Haskett and Rothstein are among the volunteers who spend one evening a week—a Monday or a Wednesday—on Atlanta’s streets.

Clad in matching purple T-shirts, Haskett and Rothstein follow a route that takes them to “Spaghetti Lot,” an asphalt parking lot nicknamed for the pasta often served to the homeless who congregate there at night; “Seven Bridges,” where a tent city under a confluence of interstate highways is home to dozens of people; Underground Atlanta, a well-known place for entertainment, shopping and dining; the Gateway Center shelter for homeless women and children; and Woodruff Park, a neatly manicured and treed six-acre plot of green space popular among office workers on weekdays.

For Haskett, 46, seeking homeless teens and young adults is a race against time.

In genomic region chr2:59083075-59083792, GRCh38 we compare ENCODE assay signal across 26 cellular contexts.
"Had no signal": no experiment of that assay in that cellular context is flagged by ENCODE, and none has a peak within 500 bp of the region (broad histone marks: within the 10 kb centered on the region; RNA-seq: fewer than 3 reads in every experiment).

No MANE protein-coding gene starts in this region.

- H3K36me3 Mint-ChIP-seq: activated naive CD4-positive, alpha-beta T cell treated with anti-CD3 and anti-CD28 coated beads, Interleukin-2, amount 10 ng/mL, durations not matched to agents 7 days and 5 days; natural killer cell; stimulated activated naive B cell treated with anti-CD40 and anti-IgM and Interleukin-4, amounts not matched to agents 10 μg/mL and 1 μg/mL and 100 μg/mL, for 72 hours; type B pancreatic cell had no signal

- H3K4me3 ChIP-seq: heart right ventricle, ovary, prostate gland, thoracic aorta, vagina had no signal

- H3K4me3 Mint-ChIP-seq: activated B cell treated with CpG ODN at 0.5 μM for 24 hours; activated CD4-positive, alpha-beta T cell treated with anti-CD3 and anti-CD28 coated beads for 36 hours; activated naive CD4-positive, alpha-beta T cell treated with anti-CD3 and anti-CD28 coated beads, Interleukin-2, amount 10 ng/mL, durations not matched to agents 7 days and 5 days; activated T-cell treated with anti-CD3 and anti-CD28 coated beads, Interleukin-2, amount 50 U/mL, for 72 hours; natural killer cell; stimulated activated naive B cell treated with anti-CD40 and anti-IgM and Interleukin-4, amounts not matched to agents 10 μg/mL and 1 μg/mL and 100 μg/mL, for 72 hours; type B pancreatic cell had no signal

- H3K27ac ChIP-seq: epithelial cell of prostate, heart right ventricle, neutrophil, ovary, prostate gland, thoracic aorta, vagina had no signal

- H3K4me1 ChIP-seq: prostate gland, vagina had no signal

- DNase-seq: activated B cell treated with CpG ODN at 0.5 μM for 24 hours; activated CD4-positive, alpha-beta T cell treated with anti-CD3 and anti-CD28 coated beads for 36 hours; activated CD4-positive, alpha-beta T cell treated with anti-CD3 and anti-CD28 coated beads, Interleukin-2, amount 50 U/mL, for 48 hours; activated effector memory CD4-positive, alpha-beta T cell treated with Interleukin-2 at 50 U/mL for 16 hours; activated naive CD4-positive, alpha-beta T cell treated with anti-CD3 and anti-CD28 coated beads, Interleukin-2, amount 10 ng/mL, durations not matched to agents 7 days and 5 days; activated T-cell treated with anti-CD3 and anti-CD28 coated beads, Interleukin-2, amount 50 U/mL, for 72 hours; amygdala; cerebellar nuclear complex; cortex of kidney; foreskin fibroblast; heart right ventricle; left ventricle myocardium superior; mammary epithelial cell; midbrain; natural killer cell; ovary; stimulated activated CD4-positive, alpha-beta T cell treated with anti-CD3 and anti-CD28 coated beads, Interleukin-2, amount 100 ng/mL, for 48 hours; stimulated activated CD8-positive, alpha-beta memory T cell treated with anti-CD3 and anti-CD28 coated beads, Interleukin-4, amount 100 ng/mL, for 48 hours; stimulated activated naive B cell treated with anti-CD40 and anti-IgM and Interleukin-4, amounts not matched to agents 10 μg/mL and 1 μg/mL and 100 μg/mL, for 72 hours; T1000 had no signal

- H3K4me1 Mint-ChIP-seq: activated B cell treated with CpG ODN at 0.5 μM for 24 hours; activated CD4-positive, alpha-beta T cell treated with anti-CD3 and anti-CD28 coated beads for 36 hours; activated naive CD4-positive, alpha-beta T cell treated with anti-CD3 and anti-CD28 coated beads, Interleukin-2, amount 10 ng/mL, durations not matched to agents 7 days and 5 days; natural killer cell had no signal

“Forty-eight hours, unfortunately, is about how long the kids will be on the street before they run into a situation where they’re going to have to do what we call ‘rescue sex’ or maybe sex for food,” Haskett explained in an interview with Catholic News Service. “We try to find kids who are fresh to the area so we can avoid them having to go to those extremes for their needs.”

The volunteers carry hygiene and food packs that they give to newfound homeless kids in an effort to stave off perpetrators who use their street smarts to lure kids into the commercial sex trade by offering basic necessities or even drugs and alcohol.

Twenty-year-old Latisha Burrell, right, goes through the food line as Our Lady of Lourdes Church parish volunteer Ron Chandonia offers her a selection of cookies. Photo By Michael Alexander

The work of Haskett and Rothstein is part of Atlanta’s unified and growing campaign involving churches, social service programs, nonprofit groups and government agencies to fight the commercial sexual exploitation of children, or CSEC. The FBI considers Atlanta a major CSEC hub, one of 14 in the country.

Founded in 1990, Stand Up For Kids is run almost entirely by volunteers. With headquarters in Atlanta, it now reaches into 38 cities. Its programs assist young people 14 through 22 years old.